Service Dog Training: What Does it Take?

Work for dogs can come in a variety of ways, but one of the most common pooch professions is working as a service dog. We see them out on the streets and in stores but have you ever wondered what goes into service dog training? Today we are taking a deeper look into what it means, the requirements and the process of becoming a service dog.

What is a Service Animal?

According to the Americans with Disabilities Act (ADA), a service animal is any dog that is individually trained to do work or perform tasks for the benefit of an individual with a disability, including a physical, sensory, psychiatric, intellectual, or other mental disability. Service dogs actually fall under the umbrella term of being assistance dogs. Service dogs themselves, assist anyone with a disability other than blindness or deafness. Other types of assistance dogs include; Guide, hearing, therapy, facility, and emotional support dogs. According to the ADA standards that have been set, the only dogs that are covered under federal law to enter public places are service, guide, and hearing dogs as they all are trained to perform specific tasks to mitigate the effects of someone’s disability.

What are the Requirements?

Although there is no official legal certification to service dog training, there are still some guidelines that are strongly recommended. Overall, any breed is able to become an assistance dog, although some breeds are preferred for their trainability. Border Collies, Labrador Retrievers, Golden Retrievers and German Shepherds are a few of the more common working breeds thanks to how easy they can be to train. Smaller breeds are still able to be trained, but larger dogs are usually needed to effectively and conveniently provide assistance to someone with a disability.

Age and Health also play a major role in whether or not a dog will be a good fit to provide service. Typically it is recommended that dogs be at least 6 months old and past their initial puppy phase before enrolling in a service dog training course. Health, just like in people, can affect how well a dog is able to work. Any health conditions your pet may have, such as arthritis, could put extra stress on them when working responsibilities are added to their daily lives, and as such, isn’t usually recommended. Having your pet neutered or spayed before becoming an assistance dog is also ideal to regulate temperament and prevent female dogs from working while in heat.

Time to Train

Training can be accomplished in a variety of ways. If you have the time and dedication you can conduct the training yourself, although, due to the in-depth nature of the training, it is usually recommended to find an accredited trainer. How much time usually goes into service dog training? International standards among the service community say a minimum of 120 hours over a period of 6 months, where 30 of those hours are spent in public spaces to ensure that your pooch is able to follow commands around distractions. In these programs your dog will typically go through obedience, public access, and assistance task training, as well as work on socialization and handling.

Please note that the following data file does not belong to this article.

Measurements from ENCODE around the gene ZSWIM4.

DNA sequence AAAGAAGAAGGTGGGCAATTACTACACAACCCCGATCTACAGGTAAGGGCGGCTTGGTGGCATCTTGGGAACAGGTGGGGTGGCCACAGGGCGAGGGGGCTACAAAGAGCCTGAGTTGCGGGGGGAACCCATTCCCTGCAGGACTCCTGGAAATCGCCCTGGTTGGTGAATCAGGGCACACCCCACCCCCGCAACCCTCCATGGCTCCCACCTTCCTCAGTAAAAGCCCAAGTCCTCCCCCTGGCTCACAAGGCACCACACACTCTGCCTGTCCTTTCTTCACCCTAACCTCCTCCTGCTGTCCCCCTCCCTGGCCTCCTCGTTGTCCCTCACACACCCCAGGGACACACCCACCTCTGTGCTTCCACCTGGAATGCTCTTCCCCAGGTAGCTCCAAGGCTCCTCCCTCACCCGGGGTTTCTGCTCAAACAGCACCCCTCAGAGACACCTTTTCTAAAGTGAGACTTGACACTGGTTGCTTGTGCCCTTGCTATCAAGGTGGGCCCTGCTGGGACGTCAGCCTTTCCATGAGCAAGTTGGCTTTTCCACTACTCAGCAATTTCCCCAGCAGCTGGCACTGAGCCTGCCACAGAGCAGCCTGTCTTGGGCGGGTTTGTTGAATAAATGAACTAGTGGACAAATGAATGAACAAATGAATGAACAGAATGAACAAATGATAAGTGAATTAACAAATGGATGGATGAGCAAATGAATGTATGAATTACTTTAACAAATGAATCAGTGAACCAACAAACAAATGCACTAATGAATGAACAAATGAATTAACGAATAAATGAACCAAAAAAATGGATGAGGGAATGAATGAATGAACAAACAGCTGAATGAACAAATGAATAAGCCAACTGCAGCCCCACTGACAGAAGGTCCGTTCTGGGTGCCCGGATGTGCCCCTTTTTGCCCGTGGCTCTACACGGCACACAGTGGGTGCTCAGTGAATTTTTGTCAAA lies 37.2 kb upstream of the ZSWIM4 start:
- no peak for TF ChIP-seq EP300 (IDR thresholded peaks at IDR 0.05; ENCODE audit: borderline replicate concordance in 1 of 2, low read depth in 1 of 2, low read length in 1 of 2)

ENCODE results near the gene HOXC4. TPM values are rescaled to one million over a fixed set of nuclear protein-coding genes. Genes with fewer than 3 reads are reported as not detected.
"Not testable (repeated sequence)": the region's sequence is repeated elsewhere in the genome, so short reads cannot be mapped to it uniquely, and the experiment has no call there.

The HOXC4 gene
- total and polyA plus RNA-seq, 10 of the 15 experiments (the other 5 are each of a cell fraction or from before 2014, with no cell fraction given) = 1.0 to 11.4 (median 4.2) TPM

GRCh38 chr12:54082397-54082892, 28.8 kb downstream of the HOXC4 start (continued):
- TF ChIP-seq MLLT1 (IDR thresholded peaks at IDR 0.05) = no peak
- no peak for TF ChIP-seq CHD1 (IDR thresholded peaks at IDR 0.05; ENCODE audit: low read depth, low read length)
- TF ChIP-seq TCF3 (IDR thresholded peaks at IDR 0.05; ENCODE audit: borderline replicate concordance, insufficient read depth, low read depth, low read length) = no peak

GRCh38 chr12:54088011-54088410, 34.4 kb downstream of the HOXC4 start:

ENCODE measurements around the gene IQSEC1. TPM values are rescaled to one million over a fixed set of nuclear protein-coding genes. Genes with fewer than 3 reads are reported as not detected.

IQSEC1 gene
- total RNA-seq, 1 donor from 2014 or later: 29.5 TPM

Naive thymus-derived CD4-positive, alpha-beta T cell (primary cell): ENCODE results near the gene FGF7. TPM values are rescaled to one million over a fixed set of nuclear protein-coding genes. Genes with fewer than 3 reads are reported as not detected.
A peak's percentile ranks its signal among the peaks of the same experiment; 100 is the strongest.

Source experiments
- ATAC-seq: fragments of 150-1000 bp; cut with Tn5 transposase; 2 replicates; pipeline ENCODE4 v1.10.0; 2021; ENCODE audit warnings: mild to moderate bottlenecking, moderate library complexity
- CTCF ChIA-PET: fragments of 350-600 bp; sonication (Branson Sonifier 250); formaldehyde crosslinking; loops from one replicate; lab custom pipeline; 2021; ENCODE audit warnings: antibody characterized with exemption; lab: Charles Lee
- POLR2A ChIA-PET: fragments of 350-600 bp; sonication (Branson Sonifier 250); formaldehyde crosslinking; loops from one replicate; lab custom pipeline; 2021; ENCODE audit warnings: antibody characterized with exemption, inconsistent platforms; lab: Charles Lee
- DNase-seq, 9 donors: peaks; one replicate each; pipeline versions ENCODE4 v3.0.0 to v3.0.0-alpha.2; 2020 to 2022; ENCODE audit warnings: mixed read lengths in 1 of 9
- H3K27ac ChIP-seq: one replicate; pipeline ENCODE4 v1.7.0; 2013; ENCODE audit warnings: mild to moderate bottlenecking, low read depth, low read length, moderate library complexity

Once the minimum number of training hours has been met, most programs will put your pup through a certification assessment, or public access test, to make sure they are able to perform the tasks that will be required of them in public. The U.S. is self-regulating when it comes to service dog training. As a result of this, having a certification showing you have passed the public access test, as well as video documentation of your pet’s performance can help make it easier for your pet to do their work.

Get Registered

Once all of your pup’s training is complete, the next step will be to get him registered. Although not a requirement, as the U.S. is self-regulating, registering your dog with a reputable service is one more step that can help to protect your pet and their handler while they are in a public space. Although the ADA is in place to protect those that need it and has made it possible to legally have service dogs in public places, extra documentation can help to easily clear up any misunderstandings.

Even though you now have a dog that is trained as an assistance animal that doesn’t mean that you can take them to anywhere you’d like. The individual handling the dog must have a disability in order for the ADA to legally cover being accompanied by an assistance animal in a public place. If you are looking to take your pup out on the town with you, there are plenty of pet-friendly places in Tucson.

Service dogs are a great asset to any person with a disability. Making sure that our dogs are healthy and happy is imperative to beginning the service dog training process. Schedule a visit with your veterinarian today to help keep your pet at their best.

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